One factor that significantly contributes to our system of self-blame is the failure to recognize our own humanity. We are, on the one hand, perfect beings. On the other hand, we are very much human beings -- perfect in spirit, not so perfect in our humanness... secondarily, blame leads to shame and, in the context of self-blame that means self-shaming. Taking on responsibility that is not our own cannot only paralyze us, but drag us down into the inertia of self-devaluation. If we are not perfect, we must be something else: something less than.
We need to realize that parenting does not need to be perfect, nor should it be. Our children learn from every experience in their lives, even our mistakes -- more especially our mistakes. Thus our goal in parenting should be not perfection, but being good enough.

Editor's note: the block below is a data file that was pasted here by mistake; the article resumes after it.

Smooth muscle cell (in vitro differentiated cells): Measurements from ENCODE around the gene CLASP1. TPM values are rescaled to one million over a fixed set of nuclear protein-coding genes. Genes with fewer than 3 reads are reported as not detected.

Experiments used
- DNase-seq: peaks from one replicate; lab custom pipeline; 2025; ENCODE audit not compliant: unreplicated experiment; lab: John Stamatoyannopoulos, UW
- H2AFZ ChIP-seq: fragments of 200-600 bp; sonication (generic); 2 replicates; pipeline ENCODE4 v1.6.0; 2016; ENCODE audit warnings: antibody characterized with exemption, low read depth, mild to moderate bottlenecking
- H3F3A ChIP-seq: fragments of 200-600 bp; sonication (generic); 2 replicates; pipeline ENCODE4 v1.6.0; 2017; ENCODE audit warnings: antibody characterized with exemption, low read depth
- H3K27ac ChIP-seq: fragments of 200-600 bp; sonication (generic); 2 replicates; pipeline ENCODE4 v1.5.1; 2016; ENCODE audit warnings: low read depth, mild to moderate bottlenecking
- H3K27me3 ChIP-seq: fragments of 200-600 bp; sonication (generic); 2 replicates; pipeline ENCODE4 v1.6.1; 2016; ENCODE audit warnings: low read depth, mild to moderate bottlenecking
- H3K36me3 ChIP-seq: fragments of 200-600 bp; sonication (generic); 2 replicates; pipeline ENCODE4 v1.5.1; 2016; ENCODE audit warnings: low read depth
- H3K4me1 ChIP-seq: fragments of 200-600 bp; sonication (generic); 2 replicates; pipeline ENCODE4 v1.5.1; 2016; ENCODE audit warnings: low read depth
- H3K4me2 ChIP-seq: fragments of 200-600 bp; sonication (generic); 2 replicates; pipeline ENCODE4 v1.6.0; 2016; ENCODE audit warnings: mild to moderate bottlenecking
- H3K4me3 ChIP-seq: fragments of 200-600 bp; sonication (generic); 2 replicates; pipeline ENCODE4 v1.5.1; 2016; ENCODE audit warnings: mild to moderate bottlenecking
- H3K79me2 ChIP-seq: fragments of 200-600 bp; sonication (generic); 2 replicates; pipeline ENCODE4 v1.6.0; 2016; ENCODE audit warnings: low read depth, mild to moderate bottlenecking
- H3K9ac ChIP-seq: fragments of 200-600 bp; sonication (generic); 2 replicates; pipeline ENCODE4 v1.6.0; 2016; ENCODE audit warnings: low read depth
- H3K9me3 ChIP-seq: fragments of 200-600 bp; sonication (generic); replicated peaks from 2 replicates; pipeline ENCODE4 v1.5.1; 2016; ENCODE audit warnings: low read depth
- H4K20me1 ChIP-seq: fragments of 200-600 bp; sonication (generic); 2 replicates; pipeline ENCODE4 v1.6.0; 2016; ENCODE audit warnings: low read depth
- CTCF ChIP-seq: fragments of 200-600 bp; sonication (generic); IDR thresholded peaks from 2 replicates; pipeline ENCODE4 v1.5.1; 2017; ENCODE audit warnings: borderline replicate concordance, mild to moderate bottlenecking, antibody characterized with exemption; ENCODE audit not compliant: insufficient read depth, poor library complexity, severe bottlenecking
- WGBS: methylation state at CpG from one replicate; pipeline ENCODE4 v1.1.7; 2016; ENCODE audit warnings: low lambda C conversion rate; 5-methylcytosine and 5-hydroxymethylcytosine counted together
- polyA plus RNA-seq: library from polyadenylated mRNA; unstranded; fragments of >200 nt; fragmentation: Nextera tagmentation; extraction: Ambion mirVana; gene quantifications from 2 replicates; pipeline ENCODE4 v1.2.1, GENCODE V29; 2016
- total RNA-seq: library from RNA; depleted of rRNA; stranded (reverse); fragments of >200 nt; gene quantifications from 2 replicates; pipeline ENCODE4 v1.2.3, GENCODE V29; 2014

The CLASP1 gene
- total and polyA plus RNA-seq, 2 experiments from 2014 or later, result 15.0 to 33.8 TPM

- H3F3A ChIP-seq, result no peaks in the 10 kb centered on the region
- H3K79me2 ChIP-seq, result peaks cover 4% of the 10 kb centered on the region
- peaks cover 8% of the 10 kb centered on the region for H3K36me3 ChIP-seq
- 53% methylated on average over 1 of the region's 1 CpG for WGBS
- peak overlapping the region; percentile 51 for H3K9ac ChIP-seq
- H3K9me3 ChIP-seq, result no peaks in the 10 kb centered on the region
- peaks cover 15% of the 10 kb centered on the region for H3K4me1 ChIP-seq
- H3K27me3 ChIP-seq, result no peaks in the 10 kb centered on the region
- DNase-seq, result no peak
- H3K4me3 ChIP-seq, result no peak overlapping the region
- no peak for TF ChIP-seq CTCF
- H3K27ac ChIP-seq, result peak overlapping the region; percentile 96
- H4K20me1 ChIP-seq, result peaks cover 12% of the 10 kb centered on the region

The goal is "good enough" -- not perfection. Children need some challenges and frustrations to become healthy functioning adults.
Goodnight perfection, goodnight moon. Hello Good Enough.
In essence and conclusion, why do we need another book or article to tell us what we should already innately know and be doing with our kids. Growing up requires and will involve some suffering, for our kids as well as for us. In real terms, this means we need to let children struggle, allow them to be disappointed at times, and when failure occurs, help them to work through it.
In fact, our first thought of our children should not be "How is he?" but a knowledge and assertion that he will be perfectly fine.
And we as parents should realize in the words of The Bee Gees that "we have nothing to be guilty of."
Goodnight Moon, Goodnight Guilt, Goodnight Guilt On How To Be A Better Parent. Goodnight Cow Jumping Over This Guilt.